Would you like to have more self-control? We are guided by our discomfort, some of us more than others. When you want to finish of the bag of potato chips, there’s a level of discomfort that slowly grows as you avoid giving in. The same discomfort appears when you know you need to work, but the TV is calling your name.
Self-control is all about dealing with that discomfort and taking the proper action anyway. The more you give in to that discomfort, the more chaotic your life will be. Some things are important to get done, no matter how uncomfortable the idea makes you feel.
Develop your ability to control yourself:
- Meditate. Some experts on the topic of self-control and willpower believe that mediation is the single most powerful tool to boost your level of self-control. Brain scans show that the areas associated with memory regulation and decision-making grow in those that meditate regularly. A few minutes per day are all that’s necessary.
- Take frequent breaks. It’s easier to work on a disagreeable task if you give yourself a break every 30 minutes. Take five minutes and recharge your mental batteries.
- Have a daily routine. Research shows that making decisions saps your self-control. Daily routines remove a lot of your decisions and preserve your willpower. Choose your clothes the night before. Eat the same thing for breakfast each day. Create routines to minimize the number of decisions you must make each day.
- Have exciting goals. Goals that inspire you will keep you motivated. They also make it easier to avoid distractions. What are your goals? Write them down and ensure that you’re excited by them.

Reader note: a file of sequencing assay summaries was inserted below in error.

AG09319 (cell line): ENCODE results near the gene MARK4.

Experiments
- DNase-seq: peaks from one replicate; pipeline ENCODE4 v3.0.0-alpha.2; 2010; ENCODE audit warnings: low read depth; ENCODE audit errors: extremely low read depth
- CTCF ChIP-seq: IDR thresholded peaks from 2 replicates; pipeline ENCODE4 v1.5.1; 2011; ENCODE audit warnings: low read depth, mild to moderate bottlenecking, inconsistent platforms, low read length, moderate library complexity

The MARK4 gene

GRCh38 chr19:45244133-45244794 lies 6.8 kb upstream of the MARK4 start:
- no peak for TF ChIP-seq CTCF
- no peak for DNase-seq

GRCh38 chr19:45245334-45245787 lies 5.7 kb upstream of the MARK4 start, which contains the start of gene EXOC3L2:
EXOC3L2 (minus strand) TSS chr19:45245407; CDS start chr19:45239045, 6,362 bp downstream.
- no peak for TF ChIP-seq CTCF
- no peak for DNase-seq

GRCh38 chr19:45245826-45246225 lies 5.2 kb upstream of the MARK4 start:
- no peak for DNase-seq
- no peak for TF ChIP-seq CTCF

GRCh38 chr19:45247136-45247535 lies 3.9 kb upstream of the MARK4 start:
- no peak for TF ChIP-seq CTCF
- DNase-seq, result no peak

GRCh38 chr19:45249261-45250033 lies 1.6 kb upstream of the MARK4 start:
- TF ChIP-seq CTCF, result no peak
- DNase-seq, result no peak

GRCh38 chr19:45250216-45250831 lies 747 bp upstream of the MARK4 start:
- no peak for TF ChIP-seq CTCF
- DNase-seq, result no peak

- Use your powers of self-control wisely. You don’t have an unlimited supply of willpower. It won’t last for long. For that reason, take on your most disagreeable task first. Use your self-discipline in a planned way early in the day.
- By the afternoon, you’re running on fumes, and it’s too late to do anything difficult.
- Use accountability to your advantage. Announce your intentions to the world or find an accountability partner. Make yourself accountable for your actions.
- You might be willing to let yourself down, but it’s harder to let someone else down. It’s also hard to deal with embarrassing yourself. If you swear to the world you’re going to lose 10 pounds by the end of the month and you don’t, you’ll feel embarrassed.
- Get rid of distractions. Trying to lose weight? Get all the non-nutritious food out of the house. Trying to write a novel? Turn off your internet router and your cell phone. Make it as easy as possible to stay on task. What do you find distracting?
- Use a timer. Anyone can focus well for a few minutes. Set a timer for five minutes and see how much you can get done. Increase the time as your ability to focus grows. The use of a timer stimulates your ability to focus. It’s also easier because you know that the time requirement is limited.
Self-control is the ability to take the proper action, in spite your feelings on the matter. Self-control can be learned and cultivated. Those with a lot of self-control enjoy successful lives, assuming they can make smart decisions. On the flipside, if you make great choices but you can’t get yourself to follow through, your life will be a mess.
Use the strategies that resonate with you. With time and effort, you can develop a level of discipline that would make a drill sergeant proud.